Something we both did, was let our bridesmaids choose their own dresses. We did not want to make them pay an obscene amount of money on a dress they didn't even like. So, to save our ladies some moolah, we allowed them to choose their dress. At first, we didn't really give our ladies any guidelines, only told them a color. Nicole specified a little more with length and style (long, flowy) but Sugi allowed free range. We noticed this actually caused more confusion... so here's a helpful hint: if you allow your bridesmaids to choose their dress give as much direction as possible. Tell them the color (this includes approved shades as well as not approved shades), give them a length (long, short, middy), provide a style (what's the theme you're going for?), specify print or no print, etc.
Delegate apathetically & don't be an ass
Distribution of duties is great when you're feeling overwhelmed. Friends want to help you, but you should also pick and choose what is important when delegating. After all what matters most is the experience and having fun together, not how much money you spend. Try to evaluate before you ask... being a bride doesn't give you free reign to be a bridezilla.
Nothing is as important as it seems, and in the end, aren't you just glad you have a rad posse? If you're a down ass bach, your crew WILL come through for you. But don't expect them to read your mind or understand everything you're going through either. It's a tough gig to plan all festivities, but you'll feel more at ease if you're honest and mindful in your communication.
Don't be an asshole. Simply set your boundaries. Understand what you're asking people to do, and be okay with friends saying no. One of Sugi's bridesmaids lives in Chicago, and she apologized profusely when she couldn't make it her bridal shower. Sugi didn't want her to stress at all, because she knew she cared and really wanted to be there. Another bridesmaid told her she had an opportunity to go on a badass camping trip, and Sugi encouraged her to go. Why did she need to be at the shower? She's already a maid.. That's stressful enough!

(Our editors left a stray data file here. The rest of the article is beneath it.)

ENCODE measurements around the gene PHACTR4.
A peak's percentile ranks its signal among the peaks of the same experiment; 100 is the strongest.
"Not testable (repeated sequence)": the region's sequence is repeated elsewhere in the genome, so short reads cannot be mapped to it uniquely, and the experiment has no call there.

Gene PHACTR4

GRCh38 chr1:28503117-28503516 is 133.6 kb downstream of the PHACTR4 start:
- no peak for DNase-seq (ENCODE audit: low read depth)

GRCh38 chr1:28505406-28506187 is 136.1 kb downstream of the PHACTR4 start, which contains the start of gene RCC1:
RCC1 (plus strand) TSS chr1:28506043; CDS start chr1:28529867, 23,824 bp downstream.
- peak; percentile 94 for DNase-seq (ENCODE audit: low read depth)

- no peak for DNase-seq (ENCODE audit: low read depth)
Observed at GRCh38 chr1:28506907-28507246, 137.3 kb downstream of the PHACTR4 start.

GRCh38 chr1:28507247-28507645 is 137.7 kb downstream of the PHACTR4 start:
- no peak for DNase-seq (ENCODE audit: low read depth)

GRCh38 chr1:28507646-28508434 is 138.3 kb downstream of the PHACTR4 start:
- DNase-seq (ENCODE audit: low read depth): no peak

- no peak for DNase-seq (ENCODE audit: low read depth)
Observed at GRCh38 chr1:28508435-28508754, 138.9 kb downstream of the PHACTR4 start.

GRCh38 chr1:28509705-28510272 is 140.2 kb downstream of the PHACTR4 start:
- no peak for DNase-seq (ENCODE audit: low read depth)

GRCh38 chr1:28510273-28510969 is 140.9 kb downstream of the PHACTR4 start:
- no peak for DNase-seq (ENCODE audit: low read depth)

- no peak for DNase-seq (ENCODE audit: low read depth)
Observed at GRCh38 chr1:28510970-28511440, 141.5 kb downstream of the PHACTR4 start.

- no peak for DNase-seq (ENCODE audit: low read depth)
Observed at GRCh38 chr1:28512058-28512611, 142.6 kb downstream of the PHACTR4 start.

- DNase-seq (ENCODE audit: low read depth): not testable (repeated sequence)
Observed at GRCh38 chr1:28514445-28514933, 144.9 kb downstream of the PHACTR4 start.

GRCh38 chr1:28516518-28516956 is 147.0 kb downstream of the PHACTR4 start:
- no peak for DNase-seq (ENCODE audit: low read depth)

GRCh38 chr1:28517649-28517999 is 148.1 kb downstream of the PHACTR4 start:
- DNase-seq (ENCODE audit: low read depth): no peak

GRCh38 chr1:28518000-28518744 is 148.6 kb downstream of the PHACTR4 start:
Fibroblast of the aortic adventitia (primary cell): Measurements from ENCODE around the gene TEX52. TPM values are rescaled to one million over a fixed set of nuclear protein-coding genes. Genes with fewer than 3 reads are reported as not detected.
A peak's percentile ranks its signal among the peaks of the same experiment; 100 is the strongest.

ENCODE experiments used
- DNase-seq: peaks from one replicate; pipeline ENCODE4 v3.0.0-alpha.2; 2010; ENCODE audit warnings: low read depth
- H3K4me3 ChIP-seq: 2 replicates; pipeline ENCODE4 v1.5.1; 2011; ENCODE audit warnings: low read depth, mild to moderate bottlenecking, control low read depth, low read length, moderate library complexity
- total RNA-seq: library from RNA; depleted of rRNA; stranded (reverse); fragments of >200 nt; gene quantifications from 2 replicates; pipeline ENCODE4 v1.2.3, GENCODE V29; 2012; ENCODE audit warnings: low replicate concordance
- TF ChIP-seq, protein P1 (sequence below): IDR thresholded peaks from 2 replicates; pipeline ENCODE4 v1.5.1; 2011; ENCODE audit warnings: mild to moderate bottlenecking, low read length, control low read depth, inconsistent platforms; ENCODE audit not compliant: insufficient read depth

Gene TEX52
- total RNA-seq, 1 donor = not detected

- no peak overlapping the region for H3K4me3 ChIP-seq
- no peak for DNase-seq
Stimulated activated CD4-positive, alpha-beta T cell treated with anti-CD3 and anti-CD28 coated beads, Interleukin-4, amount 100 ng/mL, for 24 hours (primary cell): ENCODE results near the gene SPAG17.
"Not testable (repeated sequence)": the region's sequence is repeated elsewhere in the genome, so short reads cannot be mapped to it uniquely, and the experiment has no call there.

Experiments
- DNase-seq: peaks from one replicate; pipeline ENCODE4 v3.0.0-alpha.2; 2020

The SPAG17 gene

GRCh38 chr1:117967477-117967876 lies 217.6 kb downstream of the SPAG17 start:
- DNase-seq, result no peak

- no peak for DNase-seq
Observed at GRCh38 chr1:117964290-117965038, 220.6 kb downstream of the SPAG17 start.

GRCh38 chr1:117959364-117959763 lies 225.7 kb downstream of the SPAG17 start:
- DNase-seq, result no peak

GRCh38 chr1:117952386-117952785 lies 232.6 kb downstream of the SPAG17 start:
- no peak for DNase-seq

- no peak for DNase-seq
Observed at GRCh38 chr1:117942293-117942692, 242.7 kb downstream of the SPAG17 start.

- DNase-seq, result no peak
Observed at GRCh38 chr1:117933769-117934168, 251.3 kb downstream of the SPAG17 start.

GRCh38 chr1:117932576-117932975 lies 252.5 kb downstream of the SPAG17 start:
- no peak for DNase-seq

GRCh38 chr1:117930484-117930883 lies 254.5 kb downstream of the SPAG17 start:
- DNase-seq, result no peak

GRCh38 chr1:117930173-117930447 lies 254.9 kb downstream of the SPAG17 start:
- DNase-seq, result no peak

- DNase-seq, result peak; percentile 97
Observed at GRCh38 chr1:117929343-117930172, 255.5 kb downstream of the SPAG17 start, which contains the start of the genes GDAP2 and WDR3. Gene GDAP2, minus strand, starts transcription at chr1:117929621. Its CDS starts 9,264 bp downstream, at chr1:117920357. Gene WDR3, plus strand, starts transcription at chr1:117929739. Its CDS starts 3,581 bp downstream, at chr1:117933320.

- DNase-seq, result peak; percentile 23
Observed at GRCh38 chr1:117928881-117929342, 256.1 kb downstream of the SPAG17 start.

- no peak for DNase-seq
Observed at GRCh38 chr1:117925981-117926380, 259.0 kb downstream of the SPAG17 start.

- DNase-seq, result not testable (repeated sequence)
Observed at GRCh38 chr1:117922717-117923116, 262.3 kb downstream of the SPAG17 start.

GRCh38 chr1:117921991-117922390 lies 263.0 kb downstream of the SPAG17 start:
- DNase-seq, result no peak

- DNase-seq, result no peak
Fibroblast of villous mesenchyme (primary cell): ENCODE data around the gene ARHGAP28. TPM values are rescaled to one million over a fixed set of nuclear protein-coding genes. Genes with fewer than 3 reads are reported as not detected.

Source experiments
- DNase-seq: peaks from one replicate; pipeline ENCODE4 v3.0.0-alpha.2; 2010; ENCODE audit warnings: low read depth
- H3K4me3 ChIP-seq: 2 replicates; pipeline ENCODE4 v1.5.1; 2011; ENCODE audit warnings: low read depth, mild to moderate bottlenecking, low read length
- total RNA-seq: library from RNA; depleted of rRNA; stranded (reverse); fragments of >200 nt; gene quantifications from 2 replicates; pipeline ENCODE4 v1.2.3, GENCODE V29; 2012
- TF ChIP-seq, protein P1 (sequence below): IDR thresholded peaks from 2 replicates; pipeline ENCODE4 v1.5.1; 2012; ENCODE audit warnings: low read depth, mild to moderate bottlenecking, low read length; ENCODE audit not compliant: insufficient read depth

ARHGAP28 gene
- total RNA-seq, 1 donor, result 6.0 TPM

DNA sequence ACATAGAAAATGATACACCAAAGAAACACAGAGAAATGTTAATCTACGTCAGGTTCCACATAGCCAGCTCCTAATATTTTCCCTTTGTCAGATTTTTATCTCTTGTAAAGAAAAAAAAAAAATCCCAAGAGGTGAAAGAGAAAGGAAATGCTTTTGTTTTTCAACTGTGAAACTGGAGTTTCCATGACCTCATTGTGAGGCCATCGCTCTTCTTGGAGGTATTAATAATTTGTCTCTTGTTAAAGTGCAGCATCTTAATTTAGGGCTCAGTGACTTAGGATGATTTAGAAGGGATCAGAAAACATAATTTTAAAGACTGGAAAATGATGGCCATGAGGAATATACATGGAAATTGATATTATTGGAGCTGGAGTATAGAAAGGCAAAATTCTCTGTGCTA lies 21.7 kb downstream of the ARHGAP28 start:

A note to the bridesmaids: the moment you start doing things that make you feel uncomfortable or the moment you feel as though you're compromising your own life zen is when shit is not okay. Why drop an absurd amount of money, time, and energy when you could use that toward bills, rent, or your own weekend getaway that you actually can't go on because every weekend is booked with obligations. It is 100% okay to diplomatically set your boundaries, especially if you're helping break down those expectations.
Ask whoever is throwing your shower(s) to keep it chill
Suggest hosting your party at a public park or a place with big open space. Something that's first come first serve like a winery or brewery.
Have the host distribute duties. Stuff is way less expensive when you conquer and divide. Someone can do games, another can do decor... someone can do beverages while another takes care of food and another does favors. You get the picture.
Another helpful tip... It's not mandatory to serve a meal! Just set it at a time that's not around meals and specify that it's "bites" or apps.
For the MOH's: If planning a bachelorette, assess your bride
First ask her if she wants to contribute to planning or not. Then come up with some creative activities that are cost effective or low key. If you want to do it up, try picking one day of fun and one day of chill. Your broke ass bridesmaids will appreciate it and you'll have ample time to get to know one another. I don't know how you all turn up, but leaving breaks in the schedule slows the weekend down a lot. Also try doing free activities: county fairs, festivals, free yoga, parks, hikes, beaches, etc. Also try to DIY some of the decor!
A note to the bride: If you are helping in the planning process. You should totally offer to help pay. Apparently it's a thing for the bride to buy her own plane ticket - but if you're down to help pay for the house/hotel, food, alcohol, etc - at least offer! It's the nice thing to do since you're the reason everyone is out there. Most likely, your friends won't make you pay... but hey, it's a genuinely nice gesture, and they'll appreciate it.
Sum It Up Already!
Brides, in conclusion - don't set unrealistic or unfair expectations for your bridesmaids. They love you, they want to be there for you - but if they can't afford what's happening, or if they have prior obligations - be understanding. Everyone has their own shit going on. At the end of the day, the only thing that truly matters is that she's been there for you, and will be there for you on your wedding day.
Bridesmaids, in conclusion - don't beat yourself up if you have to say no. If you can't make the bachelorette because it's far away and/or too expensive, your bride should understand. Just stay true to yourself, and don't let society's norm dictate what you should and shouldn't do. Be there for her - ask her how planning is going, see if there's anything you can help with, take her out to drinks when you have the time, hug her and tell her she's doing a great job and that everything will be fantastic (seriously, we need to hear it sometimes). Just doing these things are way more important than any bridal shower, or party, or gift. And most importantly, show up on the big day and have fun celebrating a very important day in your friend's life.